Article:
In many far-flung locations the remote-area nurse is the sole person charged with a community’s healthcare, so the job demands dedicated people skilled in a raft of areas.

Story By John Dunn

Not so long ago nurse Robyn White used a wheelbarrow to move immobile patients around. Now the supervisor at Yorke Island Primary Health Care in the Torres Strait, Robyn says that 13 years ago there was no other suitable transport to get patients from one part of the island to another. “That’s just how it was,” she says. “You used whatever you could, whatever was there, and just got on with your job.”

Things have improved on Yorke Island and at many health centres scattered around the outback in small towns, Aboriginal communities and near cattle stations, isolated mines and oil rigs. However, despite progress, life and conditions for the people who staff them – the remote area nurses (RANs) – are never easy.

As a RAN Robyn has grown accustomed to making the best of her situation and like her colleagues – about 2000 of them across Australia – the difficulties do not deter her. Now 62 and in her 20th year on the island, Robyn looks after the health of the 300 people who live there. “If I didn’t enjoy it I would not have stayed,” she says. “I’m proud to be able to assist those who are unable to have access to the sort of facilities that are available in cities and large regional centres.

“We have struggled in the past and still do in some instances because our resources are not sufficient. We are always short of staff and we need better accommodation to attract people. But with the support of my local Indigenous health workers we provide on-the-spot help for those sick or hurt, and we are able to quickly arrange for them to be flown elsewhere if they need treatment beyond our skills.”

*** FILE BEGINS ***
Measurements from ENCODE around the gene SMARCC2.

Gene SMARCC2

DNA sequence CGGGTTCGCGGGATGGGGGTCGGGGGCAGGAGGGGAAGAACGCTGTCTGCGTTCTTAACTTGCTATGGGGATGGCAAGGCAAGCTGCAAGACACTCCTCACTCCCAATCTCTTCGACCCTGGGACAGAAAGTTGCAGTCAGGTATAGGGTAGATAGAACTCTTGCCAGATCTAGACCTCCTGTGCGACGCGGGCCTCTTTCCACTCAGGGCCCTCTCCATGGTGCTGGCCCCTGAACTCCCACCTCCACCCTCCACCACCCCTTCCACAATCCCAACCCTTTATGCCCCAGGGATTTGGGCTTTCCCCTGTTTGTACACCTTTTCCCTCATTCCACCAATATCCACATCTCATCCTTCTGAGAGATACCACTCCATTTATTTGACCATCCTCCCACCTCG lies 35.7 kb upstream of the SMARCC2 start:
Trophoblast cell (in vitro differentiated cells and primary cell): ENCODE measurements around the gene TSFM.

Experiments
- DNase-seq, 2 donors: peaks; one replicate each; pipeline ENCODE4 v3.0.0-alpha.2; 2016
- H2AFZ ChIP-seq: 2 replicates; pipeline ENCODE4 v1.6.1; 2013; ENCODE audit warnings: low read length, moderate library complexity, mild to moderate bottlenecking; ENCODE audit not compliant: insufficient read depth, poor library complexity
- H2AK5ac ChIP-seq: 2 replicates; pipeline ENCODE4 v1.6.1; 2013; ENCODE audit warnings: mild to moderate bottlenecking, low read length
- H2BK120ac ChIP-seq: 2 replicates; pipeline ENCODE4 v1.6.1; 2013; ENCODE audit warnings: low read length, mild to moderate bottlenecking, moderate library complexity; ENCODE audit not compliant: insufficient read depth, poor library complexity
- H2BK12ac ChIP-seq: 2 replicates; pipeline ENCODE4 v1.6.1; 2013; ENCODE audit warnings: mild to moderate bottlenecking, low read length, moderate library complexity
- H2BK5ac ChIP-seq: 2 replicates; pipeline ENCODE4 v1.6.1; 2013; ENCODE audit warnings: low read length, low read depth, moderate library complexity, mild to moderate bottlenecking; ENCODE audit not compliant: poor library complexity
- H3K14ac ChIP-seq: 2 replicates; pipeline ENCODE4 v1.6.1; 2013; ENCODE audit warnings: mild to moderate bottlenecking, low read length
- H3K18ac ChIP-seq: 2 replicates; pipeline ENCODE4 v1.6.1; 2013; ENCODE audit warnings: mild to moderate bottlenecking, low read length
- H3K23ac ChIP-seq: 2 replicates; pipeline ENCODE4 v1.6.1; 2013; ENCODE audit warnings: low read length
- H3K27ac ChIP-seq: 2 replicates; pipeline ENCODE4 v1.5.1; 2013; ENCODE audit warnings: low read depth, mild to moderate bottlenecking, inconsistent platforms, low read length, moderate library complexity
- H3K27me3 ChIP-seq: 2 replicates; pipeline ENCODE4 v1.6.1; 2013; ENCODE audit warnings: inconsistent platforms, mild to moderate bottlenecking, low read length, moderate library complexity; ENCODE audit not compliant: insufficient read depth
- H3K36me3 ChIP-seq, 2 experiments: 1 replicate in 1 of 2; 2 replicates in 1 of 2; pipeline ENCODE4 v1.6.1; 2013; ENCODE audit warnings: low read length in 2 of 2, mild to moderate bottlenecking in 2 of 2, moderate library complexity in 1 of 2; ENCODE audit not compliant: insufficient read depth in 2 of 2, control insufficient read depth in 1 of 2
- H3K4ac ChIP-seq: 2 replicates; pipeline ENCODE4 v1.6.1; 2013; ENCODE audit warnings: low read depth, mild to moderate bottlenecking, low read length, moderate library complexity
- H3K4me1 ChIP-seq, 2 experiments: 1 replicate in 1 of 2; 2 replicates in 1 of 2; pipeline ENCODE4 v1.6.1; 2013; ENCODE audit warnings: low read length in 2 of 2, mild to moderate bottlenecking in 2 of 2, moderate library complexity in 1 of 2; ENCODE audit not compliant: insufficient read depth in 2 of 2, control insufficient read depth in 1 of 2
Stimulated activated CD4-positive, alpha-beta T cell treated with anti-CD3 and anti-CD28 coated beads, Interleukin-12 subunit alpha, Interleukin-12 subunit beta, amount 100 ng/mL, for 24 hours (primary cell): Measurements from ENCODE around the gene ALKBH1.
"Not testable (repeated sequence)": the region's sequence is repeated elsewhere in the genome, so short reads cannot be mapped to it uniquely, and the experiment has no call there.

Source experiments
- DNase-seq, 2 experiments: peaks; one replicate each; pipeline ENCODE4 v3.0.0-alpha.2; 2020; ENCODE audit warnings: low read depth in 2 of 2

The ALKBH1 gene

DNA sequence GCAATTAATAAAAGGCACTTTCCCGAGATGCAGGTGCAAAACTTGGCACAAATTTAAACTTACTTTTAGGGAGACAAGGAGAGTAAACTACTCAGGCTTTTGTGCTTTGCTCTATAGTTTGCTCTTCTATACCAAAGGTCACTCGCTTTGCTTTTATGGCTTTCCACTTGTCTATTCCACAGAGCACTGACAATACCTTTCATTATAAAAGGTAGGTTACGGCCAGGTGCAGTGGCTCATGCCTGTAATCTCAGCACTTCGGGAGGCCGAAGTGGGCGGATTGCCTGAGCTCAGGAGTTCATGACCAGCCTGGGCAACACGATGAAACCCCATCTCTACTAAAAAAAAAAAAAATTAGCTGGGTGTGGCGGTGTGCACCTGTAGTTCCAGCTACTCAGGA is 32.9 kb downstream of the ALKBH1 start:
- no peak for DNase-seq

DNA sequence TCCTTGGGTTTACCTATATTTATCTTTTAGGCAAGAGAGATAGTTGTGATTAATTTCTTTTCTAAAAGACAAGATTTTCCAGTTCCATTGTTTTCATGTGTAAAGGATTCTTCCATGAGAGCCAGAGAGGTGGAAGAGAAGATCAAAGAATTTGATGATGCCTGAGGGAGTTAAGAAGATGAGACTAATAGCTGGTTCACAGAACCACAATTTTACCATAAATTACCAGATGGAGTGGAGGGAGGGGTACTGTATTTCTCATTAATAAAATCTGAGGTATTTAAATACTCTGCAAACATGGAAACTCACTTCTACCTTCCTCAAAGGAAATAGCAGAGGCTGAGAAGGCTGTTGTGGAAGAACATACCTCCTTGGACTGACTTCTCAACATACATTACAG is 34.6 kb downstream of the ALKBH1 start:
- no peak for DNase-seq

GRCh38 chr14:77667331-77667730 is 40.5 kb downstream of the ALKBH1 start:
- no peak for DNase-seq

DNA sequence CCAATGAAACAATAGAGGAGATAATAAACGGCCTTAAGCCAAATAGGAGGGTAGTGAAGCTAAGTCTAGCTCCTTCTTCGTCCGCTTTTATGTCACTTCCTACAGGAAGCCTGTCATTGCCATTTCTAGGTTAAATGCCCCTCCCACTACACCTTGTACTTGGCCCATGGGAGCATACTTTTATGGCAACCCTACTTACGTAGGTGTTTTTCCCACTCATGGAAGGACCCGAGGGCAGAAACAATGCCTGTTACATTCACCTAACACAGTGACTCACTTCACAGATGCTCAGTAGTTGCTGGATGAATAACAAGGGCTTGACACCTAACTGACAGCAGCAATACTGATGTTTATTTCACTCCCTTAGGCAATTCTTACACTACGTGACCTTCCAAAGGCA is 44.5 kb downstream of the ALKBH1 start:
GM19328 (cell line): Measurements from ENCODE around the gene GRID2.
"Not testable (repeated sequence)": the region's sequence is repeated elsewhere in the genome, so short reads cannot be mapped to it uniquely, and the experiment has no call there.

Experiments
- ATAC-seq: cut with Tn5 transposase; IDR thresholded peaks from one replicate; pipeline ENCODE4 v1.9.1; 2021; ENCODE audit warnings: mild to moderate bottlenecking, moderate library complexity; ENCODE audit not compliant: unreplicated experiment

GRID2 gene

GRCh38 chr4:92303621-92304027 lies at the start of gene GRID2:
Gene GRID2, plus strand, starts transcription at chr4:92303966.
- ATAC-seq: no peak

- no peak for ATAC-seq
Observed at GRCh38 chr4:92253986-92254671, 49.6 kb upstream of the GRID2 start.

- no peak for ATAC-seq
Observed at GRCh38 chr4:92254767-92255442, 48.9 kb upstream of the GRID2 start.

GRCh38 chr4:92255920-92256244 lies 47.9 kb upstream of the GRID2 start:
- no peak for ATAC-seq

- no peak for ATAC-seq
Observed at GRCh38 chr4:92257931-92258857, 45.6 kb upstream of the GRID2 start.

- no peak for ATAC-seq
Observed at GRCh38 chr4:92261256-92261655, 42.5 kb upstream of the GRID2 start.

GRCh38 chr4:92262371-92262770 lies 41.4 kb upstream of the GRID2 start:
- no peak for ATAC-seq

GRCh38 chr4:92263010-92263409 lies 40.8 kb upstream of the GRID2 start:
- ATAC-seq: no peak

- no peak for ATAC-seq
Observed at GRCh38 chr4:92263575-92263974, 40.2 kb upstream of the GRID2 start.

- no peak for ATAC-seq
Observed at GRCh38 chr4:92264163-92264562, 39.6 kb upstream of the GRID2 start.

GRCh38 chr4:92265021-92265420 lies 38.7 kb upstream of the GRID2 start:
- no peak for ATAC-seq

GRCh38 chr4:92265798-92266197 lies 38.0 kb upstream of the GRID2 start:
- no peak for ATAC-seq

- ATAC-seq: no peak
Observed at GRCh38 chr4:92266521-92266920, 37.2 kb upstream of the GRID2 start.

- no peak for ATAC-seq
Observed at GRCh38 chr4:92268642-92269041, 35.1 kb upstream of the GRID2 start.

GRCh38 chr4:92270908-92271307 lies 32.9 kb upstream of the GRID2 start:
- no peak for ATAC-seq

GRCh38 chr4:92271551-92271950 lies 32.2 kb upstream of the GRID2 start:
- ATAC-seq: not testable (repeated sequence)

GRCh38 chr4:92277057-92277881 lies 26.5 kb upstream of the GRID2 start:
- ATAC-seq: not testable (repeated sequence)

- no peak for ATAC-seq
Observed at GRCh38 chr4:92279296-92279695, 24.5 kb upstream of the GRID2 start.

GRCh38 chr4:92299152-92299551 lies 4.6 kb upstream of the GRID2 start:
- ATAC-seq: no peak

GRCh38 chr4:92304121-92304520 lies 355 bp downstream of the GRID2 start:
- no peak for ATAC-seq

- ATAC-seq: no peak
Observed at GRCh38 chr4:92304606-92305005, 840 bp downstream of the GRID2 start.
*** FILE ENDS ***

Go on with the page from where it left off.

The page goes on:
Every year Robyn travels to the mainland to attend the annual conference of CRANAplus, formerly the Council of Remote Area Nurses of Australia. The “plus” was added to the title in 2008 when it was decided the organisation should be expanded beyond nursing to include others who are involved in outback healthcare, including doctors, paramedics, social workers and ambulance officers, who now comprise 14 percent of the total membership.

This year’s conference in Perth is expected to attract about 200 health workers who not only value the chance to learn about the latest medical techniques, trends, facilities and research, but enjoy swapping experiences with their colleagues. “I look forward to our conference because of the knowledge it brings and the new ideas that emerge,” Robyn says. “When you are so far away you can easily fall behind.”

This story excerpt is from Issue #78

Outback Magazine: Aug/Sept 2011